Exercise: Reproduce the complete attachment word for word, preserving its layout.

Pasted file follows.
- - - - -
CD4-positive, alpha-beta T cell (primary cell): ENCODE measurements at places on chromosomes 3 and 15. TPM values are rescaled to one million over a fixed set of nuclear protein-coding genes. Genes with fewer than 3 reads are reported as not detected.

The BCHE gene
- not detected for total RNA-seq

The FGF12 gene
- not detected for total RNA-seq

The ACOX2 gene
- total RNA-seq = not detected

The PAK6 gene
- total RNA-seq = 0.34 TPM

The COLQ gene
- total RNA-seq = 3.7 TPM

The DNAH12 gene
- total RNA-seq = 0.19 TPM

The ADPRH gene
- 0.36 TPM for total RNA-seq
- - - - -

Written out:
CD4-positive, alpha-beta T cell (primary cell): ENCODE measurements at places on chromosomes 3 and 15. TPM values are rescaled to one million over a fixed set of nuclear protein-coding genes. Genes with fewer than 3 reads are reported as not detected.

The BCHE gene
- not detected for total RNA-seq

The FGF12 gene
- not detected for total RNA-seq

The ACOX2 gene
- total RNA-seq = not detected

The PAK6 gene
- total RNA-seq = 0.34 TPM

The COLQ gene
- total RNA-seq = 3.7 TPM

The DNAH12 gene
- total RNA-seq = 0.19 TPM

The ADPRH gene
- 0.36 TPM for total RNA-seq